STAGE REVIEWS : Time Spoils ‘Everything in the Garden’


Back in the mid-'60s, when Edward Albee wrote “Everything in the Garden,” things were obviously different. The sexual revolution was just under way, women’s roles had yet to be completely redefined, and the hostile reaction to materialism was at a simmer, threatening to boil over.

Although dismissed by critics when the play hit Broadway in 1967, this black comedy (adapted from an earlier work by Britain’s Giles Cooper) was still resonant of the era. The accepted opinion was that “Everything,” now revived at the Garden Grove Community Theatre, marked the first step in the decline of the major playwright who had written the searing “Who’s Afraid of Virginia Woolf?” Nonetheless, it was a work of its time.

But now, it seems distractingly dated. Despite the connection with the conspicuous consumerism of recent years, it fails to generate the dramatic contemporary satire it should. The issues raised--keeping up with the Joneses, greedy opportunism at the expense of morality and conflicted attitudes about monogamy and promiscuity--always have relevance, but they come across here as old hat, almost cliches.

To director Ray Williams’ credit, he does try to give the play a timeless feel. No go-go boots, lava lamps or psychedelia in this production, just the fairly upscale suburban anonymity of Ken King’s comfortably arranged set. Williams also gets his cast to leave any ‘60s mannerisms behind--they, too, are pretty anonymous.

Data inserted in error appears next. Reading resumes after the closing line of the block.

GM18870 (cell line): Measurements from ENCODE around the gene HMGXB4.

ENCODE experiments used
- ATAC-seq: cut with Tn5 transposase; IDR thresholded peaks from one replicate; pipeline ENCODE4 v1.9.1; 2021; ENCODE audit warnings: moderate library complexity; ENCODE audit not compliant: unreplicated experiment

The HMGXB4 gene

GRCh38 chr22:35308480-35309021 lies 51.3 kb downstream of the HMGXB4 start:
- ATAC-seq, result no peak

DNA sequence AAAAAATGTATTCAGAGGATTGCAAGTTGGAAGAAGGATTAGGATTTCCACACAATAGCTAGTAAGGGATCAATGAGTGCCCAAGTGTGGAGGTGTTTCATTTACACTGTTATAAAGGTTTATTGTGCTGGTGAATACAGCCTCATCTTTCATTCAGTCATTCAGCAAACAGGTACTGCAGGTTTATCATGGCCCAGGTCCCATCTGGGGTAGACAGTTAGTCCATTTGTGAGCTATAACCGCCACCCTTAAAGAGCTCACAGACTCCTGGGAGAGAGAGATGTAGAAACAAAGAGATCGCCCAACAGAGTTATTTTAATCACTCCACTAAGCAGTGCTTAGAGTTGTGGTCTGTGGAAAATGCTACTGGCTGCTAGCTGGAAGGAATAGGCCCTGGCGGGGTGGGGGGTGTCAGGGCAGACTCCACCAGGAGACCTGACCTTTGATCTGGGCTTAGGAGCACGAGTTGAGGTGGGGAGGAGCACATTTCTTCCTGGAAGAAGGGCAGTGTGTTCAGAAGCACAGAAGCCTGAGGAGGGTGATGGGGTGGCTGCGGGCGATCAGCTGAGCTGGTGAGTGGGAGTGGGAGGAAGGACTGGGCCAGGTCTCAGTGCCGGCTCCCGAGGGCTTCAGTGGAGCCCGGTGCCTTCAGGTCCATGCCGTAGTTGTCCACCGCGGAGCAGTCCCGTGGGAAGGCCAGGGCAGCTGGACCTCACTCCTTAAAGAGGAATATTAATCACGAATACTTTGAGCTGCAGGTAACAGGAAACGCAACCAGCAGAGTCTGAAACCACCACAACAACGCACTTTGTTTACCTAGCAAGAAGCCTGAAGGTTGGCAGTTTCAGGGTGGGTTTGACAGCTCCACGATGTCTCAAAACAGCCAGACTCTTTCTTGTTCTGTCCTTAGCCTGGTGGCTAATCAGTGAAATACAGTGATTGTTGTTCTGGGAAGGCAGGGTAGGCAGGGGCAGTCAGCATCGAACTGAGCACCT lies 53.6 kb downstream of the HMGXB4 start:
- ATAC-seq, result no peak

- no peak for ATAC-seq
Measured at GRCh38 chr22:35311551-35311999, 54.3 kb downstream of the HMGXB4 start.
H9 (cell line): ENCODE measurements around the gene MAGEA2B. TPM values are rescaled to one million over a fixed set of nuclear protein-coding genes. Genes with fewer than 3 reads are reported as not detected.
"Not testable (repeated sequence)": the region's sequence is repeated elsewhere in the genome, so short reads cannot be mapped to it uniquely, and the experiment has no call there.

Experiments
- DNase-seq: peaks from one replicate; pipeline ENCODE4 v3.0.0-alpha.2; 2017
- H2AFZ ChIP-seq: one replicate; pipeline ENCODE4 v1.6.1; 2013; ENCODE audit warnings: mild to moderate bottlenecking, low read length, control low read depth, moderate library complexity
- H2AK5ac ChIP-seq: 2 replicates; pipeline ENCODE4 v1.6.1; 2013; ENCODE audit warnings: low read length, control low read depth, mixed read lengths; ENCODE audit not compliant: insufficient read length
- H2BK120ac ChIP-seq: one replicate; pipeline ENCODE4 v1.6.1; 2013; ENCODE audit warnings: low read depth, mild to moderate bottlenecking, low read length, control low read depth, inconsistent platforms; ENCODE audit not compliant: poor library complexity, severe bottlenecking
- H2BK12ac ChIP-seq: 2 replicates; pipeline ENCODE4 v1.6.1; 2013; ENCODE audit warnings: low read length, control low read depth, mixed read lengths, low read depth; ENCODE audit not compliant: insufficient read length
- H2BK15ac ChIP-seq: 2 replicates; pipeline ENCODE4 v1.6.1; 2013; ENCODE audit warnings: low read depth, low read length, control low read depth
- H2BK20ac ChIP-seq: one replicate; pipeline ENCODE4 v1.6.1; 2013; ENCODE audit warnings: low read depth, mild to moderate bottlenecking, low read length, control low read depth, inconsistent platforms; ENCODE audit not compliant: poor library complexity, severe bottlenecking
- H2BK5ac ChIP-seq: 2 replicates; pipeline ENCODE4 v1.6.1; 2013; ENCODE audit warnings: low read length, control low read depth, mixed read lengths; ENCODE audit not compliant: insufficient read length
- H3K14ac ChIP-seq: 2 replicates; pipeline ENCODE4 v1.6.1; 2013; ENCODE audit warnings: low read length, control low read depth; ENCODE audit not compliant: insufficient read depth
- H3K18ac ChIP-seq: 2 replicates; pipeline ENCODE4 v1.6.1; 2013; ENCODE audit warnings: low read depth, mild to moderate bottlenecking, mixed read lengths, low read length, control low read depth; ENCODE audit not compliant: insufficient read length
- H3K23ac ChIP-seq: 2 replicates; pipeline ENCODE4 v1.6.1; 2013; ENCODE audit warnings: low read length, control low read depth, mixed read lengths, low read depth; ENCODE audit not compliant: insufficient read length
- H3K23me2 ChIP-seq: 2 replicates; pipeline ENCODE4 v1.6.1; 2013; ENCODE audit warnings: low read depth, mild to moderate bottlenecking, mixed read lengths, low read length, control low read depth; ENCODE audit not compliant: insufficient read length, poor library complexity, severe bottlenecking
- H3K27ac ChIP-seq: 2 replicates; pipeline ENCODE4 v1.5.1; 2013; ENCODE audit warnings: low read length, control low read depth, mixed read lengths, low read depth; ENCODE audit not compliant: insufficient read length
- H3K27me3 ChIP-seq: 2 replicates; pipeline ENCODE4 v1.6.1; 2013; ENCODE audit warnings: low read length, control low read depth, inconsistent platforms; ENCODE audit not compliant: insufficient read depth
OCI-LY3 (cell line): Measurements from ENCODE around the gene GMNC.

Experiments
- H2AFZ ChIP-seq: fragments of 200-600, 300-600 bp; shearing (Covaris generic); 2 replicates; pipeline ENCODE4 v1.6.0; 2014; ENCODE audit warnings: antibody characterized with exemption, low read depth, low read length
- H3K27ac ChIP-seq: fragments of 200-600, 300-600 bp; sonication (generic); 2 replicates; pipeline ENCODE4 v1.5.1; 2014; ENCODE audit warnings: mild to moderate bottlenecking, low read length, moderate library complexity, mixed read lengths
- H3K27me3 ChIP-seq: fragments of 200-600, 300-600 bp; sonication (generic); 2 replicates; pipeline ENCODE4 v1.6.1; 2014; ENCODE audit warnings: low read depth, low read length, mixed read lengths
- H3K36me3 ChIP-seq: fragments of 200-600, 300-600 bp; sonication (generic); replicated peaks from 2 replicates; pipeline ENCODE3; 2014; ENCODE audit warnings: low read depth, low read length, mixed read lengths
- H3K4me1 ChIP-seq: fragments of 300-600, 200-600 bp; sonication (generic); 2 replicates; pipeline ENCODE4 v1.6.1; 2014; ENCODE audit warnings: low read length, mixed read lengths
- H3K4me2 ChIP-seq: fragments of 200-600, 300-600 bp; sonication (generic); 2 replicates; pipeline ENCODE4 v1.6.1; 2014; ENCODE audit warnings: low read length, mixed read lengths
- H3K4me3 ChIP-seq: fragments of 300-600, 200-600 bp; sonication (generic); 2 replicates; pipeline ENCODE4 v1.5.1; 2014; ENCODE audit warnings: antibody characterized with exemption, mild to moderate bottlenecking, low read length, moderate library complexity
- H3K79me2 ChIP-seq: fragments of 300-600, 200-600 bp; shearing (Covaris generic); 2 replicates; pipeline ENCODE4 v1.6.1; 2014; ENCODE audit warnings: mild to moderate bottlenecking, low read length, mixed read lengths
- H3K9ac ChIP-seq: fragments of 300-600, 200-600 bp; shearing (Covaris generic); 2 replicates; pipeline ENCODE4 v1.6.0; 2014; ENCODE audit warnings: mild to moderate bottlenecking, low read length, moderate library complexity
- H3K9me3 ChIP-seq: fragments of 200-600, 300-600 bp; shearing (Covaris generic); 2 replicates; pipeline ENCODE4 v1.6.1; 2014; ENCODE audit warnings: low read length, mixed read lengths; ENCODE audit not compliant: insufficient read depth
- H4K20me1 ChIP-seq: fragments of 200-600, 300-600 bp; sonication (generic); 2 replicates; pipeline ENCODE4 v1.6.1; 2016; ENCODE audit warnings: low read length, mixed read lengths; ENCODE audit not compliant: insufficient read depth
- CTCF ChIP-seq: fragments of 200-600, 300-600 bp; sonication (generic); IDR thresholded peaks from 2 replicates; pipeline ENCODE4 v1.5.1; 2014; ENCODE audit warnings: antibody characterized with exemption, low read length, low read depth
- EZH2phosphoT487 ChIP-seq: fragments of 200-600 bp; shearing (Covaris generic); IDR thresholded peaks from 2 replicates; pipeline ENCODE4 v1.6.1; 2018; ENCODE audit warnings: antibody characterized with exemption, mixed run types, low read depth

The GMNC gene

But he can’t shake the themes and aura of “Everything.” Maybe he should have radicalized its content, found some way to attach the play to a distinctly modern milieu. But that doesn’t happen at Garden Grove, and we’re left with a predictable tale about a husband and wife living beyond their means, the drastic step the wife takes when she joins up with a local prostitution ring to make ends meet, and the terrible act that follows.

It would also help if the actors were so expert they could get us to believe in the intimacy of the characters. Although Cleta Cohen and Don Casados are animated as the husband and wife, they don’t provide the subtle nuances common to a longtime couple; even when Cohen and Casados are making you laugh, it’s hard to believe that they’ve been married for several years. That makes bonding with them difficult--if we could, their comic predicament might be more appealing, and the play’s denouement more affecting.

There are a couple of good performances. Nancy Williamson is chillingly pragmatic as Mrs. Toothe, the aging but tough-minded dame who runs the bordello. And Keith McCarthy is starchily glib as Jack, the couple’s boozy next-door neighbor and the play’s narrator.


A Garden Grove Community Theatre production of Edward Albee’s play. Directed by Ray Williams. With Cleta Cohen, Don Casados, Howard Johnston, Keith McCarthy, Nancy Williamson, Barry Baxter, Felicity Luxton, Chuck O’Connor, Lorraine Pasqualini, Lynn Armitage and Mark S. Beaver. Set by Ken King. Lighting by Lee Schulman. Plays Friday and Saturday at 8 p.m. through March 9 at 12001 St. Mark St., Garden Grove. Tickets: $6 and $8. (714) 897-5122.